ROTTERDAM World markets match buyers and
sellers for goods as different as oil and wheat or cars and
computers. Why not for human organs like kidneys?
Strong demand for life-saving transplants and short supply
of organs has raised ethical issues about whether humans should
be treated like vessels to provide spare parts.
With a potentially vast supply of organs from often poor
donors in developing countries for mostly rich recipients in
the West, calls for "kidney for sale" schemes are getting
The traditional ethical view that buying and selling organs
is shameful -- upheld by legal bans on sales in Europe and
North America -- is now under pressure due to a dramatic
shortage of one of the most frequently transplanted organs, the
In the United States and Europe, most tissue for transplant
is taken fresh from cadavers of the newly deceased. A smaller
amount comes from live donors, mostly from a relative or
"It is morally wrong to continue to let patients suffer and
die on dialysis when we can do something to prevent it," Arthur
Matas, a University of Minnesota transplant surgeon, told a
conference in Rotterdam on European transplantation policy.
Those who defend these bans "are sentencing some of our
transplantation candidates to death," he argued in a plea for a
regulated market in organs to help meet the growing demand.
Matas was clearly in a minority amid speakers who warned a
market system would discourage so-called "altruistic
But defending the moral high ground is hard, because ever
longer transplant waiting lists have fuelled a growing black
market. The poor sell kidneys to the rich in what Netherlands
Health Council adviser Michael Bos called "medical apartheid."
In a paper for the conference, Dr. Javaad Zargooshi called
a commercial kidney system run in his native Iran since 1988 a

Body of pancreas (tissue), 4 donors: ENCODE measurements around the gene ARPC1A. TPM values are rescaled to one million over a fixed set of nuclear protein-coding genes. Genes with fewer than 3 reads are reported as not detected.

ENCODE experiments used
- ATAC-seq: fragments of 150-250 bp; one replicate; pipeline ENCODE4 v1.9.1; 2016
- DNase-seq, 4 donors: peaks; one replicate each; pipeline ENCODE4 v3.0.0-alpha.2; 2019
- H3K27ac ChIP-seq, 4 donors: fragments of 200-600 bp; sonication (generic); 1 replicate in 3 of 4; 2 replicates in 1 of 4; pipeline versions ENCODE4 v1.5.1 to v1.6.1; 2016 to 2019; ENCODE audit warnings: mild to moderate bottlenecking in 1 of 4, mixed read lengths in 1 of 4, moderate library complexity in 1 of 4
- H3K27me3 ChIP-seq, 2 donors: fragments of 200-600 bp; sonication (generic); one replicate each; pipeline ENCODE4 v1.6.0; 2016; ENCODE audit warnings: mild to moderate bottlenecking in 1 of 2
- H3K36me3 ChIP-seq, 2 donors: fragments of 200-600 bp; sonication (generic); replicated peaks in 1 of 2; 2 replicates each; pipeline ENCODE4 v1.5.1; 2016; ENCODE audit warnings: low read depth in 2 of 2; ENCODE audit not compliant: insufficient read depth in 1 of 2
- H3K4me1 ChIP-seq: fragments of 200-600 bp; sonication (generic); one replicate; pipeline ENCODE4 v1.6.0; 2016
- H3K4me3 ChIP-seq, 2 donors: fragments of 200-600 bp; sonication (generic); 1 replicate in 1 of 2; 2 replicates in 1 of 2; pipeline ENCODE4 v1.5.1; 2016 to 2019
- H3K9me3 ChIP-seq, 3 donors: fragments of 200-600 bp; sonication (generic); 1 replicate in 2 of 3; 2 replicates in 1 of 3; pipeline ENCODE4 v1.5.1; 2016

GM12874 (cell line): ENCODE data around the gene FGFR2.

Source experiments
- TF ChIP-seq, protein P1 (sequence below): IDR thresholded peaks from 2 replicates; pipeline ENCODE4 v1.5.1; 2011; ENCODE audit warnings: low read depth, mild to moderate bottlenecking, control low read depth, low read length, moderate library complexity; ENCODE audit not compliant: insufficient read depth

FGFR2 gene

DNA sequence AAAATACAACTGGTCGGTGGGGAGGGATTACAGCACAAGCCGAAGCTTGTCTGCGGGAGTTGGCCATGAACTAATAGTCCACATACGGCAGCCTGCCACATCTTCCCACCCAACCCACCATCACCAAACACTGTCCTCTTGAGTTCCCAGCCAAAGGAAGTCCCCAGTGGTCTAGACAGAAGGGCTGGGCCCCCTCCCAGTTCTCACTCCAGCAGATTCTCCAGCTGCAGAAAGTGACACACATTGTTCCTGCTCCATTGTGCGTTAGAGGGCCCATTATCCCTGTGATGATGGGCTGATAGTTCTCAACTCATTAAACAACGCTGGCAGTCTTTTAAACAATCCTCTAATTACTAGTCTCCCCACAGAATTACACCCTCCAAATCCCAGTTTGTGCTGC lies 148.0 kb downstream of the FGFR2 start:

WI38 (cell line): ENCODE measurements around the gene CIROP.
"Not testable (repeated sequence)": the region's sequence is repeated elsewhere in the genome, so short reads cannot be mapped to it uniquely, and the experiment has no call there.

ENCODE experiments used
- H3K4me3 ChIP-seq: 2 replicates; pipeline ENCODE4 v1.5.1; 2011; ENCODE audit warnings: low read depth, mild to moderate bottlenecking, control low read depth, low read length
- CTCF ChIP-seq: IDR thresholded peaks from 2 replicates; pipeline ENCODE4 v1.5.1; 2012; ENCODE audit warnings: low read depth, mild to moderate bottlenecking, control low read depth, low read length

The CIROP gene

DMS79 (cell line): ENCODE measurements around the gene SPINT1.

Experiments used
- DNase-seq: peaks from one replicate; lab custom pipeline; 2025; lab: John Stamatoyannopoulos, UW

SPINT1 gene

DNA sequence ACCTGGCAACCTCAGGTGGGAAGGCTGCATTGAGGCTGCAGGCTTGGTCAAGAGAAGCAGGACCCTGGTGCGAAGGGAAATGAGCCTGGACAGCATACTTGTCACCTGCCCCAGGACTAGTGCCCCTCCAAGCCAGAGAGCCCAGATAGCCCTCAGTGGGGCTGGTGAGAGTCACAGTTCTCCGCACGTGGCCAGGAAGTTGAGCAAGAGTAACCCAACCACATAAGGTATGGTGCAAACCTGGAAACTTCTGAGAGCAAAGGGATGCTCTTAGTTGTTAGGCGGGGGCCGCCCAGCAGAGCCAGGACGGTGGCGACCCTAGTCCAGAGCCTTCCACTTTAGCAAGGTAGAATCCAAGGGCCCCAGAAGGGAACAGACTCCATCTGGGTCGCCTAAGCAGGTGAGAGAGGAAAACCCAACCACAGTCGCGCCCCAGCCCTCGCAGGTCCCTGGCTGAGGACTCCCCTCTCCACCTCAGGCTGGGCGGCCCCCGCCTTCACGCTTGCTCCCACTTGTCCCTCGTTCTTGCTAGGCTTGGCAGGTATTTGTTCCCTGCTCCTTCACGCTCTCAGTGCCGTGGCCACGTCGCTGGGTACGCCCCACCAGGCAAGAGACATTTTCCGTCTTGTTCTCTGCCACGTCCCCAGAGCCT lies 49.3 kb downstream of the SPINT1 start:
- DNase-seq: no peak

failure. It had taken over 90 percent of the market,
undermining voluntary donations, but donors had no
Gabriel Danovitch, a University of California at Los
Angeles (UCLA) transplant surgeon, noted Hong Kong got half its
kidneys for transplant from altruistic donors before it
returned to Chinese rule in 1997.
"When Hong Kong could buy kidneys in China, live donations
fell to 15 percent," he said. "In Israel, live donations fell
by 30 percent when insurance companies said they would pay for
'transplant tourism' abroad.
In "transplant tourism," rich patients pay tens of
thousands of dollars to receive kidneys in poor countries,
where payments for donors ranges from around $500 in Iraq,
$1,000 in India and $5,000 in Turkey, according to reports
about the black market.
The problem is growing rapidly because medical progress has
made kidney transplants safer just as rising levels of diabetes
and hypertension are causing ever more kidney failures.
When the United States banned kidney sales in 1984, about
8,500 patients were on a transplant waiting list of about a
year. Now they are estimated at 70,000 and the waiting time is
five years or more, Mates said.
Waiting patients are hooked up several times a week to
dialysis machines that purify the blood their failing kidneys
can no longer clean. Their health deteriorates gradually,
making a transplant a better and cheaper alternative.
Matas proposed a regulated system of kidney sales from live
donors, with a state agency or private insurance company paying
a fixed price to sellers. The state would ensure fair
distribution of kidneys and long-term health cover for donors.
He rejected arguments this put a price on body parts,
saying courts already pay damage claims for loss of limbs.
"Prohibiting the poor from selling a kidney still leaves them
poor and removes one possible option to improve their lives,"
China, long the most active kidney seller, has been accused
for years of extracting organs from executed prisoners. Beijing
has denied this and officially banned organ sales last year.
Swiss parliamentarian Ruth-Gaby Vermot-Mangold said nobody
had a right to replacement organs: "If we in the rich West need
organs, we will have to launch campaigns on our own ground to
persuade people to act responsibly and donate their organs."